Apparently, a notice of appeal was filed but not prosecuted or heard and decided until 1960 by the Appellate Division, Second Department, after that Court on its own motion granted leave to this petitioner/defendant to appeal as a poor person on the original papers, records and typewritten briefs. The Appellate Division unanimously affirmed the judgment of conviction February 23, 1960, by memoranda order and without opinion. (People v. Scarnato, 10 A.D.2d 646, 197 N.Y.S.2d 247). Attorney Sachs appeared for and briefed the appeal for the petitioner. According to copies of letters attached to the petition, Chief Judge Desmond, by a first letter dated September 26, 1960, replying to a letter from the petitioner, advised that permission to appeal from the affirmance of the Appellate Division, Second Department, dated February 23, 1960, could not be granted. The stated reason was lack of jurisdiction in the Court of Appeals, New York, since the application was not made within the thirty-day period required by Section 521 of the Code of Criminal Procedure, New York. Reargument of the appeal was then sought in the Appellate Division and denied. (13 A.D.2d 664, 215 N.T.S.2d 472). Chief Judge Desmond of the Court of Appeals, New York, by letter dated June 26, 1961 again denied permission to appeal to that Court for the stated reason that such denials of reargument in the Appellate Division are not appealable by law to the Court of Appeals. Certiorari was denied October 16, 1961 by the Supreme Court. 368 U.S. 880, 82 S. Ct. 129, 7 L. Ed. 2d 80.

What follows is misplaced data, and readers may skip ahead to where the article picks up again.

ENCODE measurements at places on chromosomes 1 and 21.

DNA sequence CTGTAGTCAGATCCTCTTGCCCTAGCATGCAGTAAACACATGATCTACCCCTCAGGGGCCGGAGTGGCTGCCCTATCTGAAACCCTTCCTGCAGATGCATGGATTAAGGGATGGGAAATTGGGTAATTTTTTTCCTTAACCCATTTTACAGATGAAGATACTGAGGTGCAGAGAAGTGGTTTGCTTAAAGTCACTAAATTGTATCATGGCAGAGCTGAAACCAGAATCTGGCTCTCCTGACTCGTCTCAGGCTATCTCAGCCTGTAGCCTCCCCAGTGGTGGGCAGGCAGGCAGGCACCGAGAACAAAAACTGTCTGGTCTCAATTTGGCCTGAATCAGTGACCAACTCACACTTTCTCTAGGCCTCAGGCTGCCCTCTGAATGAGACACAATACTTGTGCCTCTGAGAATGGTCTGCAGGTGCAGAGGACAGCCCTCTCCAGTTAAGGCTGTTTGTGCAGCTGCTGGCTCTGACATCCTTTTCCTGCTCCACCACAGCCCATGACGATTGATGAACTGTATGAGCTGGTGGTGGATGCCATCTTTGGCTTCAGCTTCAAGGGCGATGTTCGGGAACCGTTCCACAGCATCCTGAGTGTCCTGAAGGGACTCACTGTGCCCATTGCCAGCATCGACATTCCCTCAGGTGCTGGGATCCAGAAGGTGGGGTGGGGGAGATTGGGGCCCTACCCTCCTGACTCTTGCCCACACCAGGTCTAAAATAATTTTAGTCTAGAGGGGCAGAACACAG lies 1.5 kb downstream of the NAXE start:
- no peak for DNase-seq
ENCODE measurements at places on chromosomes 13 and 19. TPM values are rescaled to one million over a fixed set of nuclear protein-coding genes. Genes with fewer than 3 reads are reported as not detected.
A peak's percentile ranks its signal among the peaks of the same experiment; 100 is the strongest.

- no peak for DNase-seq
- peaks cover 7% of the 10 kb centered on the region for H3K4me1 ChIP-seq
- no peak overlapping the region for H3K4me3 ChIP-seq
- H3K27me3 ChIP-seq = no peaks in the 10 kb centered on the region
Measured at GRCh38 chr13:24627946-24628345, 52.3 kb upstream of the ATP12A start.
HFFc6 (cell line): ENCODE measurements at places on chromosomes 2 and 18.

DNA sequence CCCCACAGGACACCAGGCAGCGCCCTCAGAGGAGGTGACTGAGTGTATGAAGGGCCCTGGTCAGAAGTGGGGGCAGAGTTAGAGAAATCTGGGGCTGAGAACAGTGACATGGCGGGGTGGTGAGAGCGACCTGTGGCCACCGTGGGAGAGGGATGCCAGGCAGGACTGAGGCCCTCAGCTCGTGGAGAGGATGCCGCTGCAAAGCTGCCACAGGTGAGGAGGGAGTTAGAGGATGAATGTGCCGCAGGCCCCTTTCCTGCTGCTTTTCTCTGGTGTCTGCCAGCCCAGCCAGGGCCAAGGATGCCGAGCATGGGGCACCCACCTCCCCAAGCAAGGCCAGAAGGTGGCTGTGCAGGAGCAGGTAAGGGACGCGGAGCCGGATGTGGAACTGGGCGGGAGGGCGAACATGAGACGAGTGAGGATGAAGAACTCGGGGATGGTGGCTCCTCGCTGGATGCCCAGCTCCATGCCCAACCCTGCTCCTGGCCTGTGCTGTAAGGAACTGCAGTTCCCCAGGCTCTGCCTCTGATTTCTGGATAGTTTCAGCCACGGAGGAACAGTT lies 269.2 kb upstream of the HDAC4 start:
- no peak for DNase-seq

There is at the outset a formidable barrier to the entertainment of this petition in view of federal statute and its general judicial construction as to exhaustion of available state remedies. (28 U.S.C.A. § 2254). The procedures involved in the appellate review in this matter and the failure to apply timely for leave to appeal to the Court of Appeals, with effort to revive by motion for reargument in the Appellate Division, are similar to those in U.S. ex rel. Kozicky v. Fay, 2 Cir., 248 F.2d 520. In that authority it was flatly held that failure to appeal to the Court of Appeals, New York, caused by the prisoner's own inaction prohibits federal intervention. There is also discussed therein the obstacles or impediments that might excuse the failure to perfect state appeals, but there is no showing here of any such difficulty. The reasoning and conclusion in Kozicky in this respect is emphasized to be based upon the fact that the state remedy was present which might have been availed of, nor matter the financial circumstances of defendant or lack of the assistance of counsel. There is substantial writing to the same effect in the Court of Appeals, Second Circuit, and more important in the writings of our highest judicial authority to the same effect that failure to use a state's available remedy, in the absence of some interference or incapacity, bars federal habeas corpus. (U.S. ex rel. Cuomo v. Fay, 2 Cir., 257 F.2d 438; Ex parte Hawk, 321 U.S. 114, 64 S. Ct. 448, 88 L. Ed. 572; Darr v. Burford, 339 U.S. 200, 203, 70 S. Ct. 587, 94 L. Ed. 761; Brown v. Allen, 344 U.S. 443, 485-487, 73 S. Ct. 397, 97 L. Ed. 469; Irvin v. Dowd, 359 U.S. 394, 404-407, 79 S. Ct. 825, 3 L. Ed. 2d 900). The unique circumstances relied upon for the single shift of position in U.S. ex rel. Noia v. Fay, 2 Cir., 300 F.2d 345, cert. granted 82 S. Ct. 1140, are not present here.